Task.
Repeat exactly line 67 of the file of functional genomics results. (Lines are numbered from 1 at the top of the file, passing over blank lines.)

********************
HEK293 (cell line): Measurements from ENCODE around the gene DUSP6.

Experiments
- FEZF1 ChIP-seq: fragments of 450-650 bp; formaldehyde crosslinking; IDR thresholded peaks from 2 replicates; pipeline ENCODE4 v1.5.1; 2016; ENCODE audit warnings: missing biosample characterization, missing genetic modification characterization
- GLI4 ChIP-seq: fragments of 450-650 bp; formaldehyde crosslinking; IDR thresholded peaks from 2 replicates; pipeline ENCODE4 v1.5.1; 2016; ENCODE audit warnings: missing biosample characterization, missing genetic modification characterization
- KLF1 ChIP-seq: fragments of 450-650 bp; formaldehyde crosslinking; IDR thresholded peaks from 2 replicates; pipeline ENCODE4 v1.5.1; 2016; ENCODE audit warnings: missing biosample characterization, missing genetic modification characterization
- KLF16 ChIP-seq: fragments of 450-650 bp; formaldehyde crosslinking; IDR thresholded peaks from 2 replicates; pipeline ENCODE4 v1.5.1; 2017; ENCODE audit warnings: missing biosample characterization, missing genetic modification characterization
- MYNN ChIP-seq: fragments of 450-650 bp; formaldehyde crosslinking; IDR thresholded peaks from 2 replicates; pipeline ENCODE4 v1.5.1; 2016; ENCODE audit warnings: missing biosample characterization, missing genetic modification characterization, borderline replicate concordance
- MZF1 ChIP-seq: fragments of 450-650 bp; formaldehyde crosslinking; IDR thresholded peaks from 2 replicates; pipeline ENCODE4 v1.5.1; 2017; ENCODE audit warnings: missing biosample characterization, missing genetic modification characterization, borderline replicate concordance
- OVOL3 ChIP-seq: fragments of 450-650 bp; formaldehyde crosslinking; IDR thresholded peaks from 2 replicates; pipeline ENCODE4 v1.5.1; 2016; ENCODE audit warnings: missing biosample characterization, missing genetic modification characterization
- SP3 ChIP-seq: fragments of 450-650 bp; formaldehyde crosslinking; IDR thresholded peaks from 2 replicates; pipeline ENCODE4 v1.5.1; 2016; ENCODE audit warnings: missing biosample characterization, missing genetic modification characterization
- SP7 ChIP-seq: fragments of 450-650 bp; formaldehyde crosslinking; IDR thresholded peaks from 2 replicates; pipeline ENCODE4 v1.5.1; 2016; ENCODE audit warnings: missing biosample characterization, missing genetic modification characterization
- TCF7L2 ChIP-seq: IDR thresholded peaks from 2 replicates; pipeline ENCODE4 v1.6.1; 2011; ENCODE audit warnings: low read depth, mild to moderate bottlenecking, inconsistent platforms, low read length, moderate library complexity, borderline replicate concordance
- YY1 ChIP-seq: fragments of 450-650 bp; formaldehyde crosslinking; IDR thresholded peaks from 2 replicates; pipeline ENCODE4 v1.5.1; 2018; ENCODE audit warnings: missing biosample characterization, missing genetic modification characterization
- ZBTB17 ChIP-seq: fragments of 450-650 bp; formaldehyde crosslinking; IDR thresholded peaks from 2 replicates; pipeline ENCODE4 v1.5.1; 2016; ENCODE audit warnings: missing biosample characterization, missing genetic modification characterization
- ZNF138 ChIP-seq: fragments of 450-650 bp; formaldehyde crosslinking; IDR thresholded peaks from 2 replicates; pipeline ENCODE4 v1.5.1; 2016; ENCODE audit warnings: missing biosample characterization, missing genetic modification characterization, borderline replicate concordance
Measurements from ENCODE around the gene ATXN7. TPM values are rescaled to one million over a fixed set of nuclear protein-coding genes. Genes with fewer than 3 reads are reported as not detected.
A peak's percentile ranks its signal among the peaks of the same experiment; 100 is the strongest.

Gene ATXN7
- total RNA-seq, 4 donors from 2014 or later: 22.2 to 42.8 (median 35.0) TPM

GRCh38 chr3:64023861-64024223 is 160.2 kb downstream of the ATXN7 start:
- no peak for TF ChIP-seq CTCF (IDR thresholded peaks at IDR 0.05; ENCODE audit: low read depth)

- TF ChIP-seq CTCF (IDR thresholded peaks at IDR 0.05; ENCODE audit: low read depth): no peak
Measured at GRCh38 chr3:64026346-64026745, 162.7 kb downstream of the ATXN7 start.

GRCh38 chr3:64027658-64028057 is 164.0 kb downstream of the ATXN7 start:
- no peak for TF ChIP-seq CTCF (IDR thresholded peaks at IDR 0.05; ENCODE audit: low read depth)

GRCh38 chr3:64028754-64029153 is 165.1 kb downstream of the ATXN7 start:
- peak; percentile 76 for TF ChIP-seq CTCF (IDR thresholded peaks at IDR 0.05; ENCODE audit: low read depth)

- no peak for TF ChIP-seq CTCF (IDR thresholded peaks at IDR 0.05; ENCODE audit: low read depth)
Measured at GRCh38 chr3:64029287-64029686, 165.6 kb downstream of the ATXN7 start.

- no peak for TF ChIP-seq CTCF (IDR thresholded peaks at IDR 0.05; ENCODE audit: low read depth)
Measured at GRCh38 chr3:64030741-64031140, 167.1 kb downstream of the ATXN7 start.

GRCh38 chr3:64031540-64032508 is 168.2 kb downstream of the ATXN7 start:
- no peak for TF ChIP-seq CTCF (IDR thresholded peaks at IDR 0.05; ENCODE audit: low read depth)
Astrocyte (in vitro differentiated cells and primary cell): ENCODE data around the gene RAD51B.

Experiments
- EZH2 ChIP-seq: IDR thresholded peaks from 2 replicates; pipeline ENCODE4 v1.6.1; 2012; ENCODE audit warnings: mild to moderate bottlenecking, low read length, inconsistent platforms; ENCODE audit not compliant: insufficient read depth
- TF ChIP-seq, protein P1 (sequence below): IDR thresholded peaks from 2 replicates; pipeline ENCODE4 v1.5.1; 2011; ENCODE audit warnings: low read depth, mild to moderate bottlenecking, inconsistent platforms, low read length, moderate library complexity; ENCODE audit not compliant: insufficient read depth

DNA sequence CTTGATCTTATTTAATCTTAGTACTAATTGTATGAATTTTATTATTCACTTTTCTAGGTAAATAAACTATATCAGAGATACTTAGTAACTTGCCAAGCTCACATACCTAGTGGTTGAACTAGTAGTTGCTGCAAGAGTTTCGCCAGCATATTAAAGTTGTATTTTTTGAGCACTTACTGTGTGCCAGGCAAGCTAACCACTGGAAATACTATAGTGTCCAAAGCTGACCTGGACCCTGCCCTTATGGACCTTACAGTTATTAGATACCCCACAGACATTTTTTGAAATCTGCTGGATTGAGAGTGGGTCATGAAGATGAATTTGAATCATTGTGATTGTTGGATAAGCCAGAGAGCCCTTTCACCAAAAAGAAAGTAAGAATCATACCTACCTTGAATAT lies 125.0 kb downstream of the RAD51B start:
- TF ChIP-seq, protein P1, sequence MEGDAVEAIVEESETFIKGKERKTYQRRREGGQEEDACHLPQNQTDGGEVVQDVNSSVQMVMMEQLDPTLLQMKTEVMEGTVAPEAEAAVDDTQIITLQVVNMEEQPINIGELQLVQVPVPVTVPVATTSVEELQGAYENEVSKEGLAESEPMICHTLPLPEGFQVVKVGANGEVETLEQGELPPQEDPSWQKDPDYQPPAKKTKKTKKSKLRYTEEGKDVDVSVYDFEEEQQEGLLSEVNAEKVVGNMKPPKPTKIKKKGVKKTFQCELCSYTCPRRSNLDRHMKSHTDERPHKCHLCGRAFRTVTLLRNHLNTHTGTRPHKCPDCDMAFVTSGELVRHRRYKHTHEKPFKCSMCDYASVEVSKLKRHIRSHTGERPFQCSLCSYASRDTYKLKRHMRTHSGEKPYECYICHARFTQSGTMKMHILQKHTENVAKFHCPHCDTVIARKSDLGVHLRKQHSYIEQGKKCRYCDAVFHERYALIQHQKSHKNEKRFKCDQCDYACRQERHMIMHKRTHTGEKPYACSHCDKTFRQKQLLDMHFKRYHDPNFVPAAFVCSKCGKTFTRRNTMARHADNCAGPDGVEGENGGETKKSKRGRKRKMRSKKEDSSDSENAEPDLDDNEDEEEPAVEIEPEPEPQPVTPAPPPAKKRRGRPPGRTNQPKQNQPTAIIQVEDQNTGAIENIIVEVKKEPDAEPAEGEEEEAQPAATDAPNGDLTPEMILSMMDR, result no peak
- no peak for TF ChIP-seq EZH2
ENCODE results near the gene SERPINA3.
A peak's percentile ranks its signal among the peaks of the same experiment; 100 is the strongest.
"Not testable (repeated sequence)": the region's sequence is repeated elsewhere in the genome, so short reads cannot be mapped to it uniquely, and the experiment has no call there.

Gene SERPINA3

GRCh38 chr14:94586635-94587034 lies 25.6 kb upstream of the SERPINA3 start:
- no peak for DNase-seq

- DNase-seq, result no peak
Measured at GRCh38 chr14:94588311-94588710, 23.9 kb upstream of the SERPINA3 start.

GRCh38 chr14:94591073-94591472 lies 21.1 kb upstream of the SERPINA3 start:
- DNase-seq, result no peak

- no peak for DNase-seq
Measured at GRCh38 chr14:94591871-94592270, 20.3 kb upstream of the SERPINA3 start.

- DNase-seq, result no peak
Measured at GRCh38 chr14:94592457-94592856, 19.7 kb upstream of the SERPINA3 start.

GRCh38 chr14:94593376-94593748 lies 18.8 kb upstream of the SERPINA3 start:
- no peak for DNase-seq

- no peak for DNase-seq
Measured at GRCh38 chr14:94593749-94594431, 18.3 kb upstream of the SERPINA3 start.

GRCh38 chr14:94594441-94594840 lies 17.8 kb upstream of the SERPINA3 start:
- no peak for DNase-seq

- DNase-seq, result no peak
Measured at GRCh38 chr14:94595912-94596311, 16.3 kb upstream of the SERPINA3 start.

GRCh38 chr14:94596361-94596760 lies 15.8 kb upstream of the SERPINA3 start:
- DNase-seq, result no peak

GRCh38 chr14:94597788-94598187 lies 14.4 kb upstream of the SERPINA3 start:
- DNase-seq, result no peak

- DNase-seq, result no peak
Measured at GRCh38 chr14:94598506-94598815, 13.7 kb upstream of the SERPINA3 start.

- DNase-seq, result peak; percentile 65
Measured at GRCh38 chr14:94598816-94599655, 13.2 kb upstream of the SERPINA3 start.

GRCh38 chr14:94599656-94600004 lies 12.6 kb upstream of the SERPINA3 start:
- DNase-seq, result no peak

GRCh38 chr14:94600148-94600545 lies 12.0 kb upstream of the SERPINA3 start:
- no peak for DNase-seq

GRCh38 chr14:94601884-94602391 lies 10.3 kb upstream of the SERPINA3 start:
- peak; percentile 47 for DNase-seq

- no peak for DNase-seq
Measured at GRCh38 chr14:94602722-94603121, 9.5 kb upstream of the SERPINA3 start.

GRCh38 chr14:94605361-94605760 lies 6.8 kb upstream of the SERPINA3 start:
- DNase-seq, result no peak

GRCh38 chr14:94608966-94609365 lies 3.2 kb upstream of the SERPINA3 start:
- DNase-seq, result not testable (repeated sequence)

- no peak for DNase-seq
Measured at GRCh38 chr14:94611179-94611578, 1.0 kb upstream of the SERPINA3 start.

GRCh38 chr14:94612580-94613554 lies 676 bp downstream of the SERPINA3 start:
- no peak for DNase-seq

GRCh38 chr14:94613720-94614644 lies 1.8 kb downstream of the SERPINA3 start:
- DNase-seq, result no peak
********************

- DNase-seq, result no peak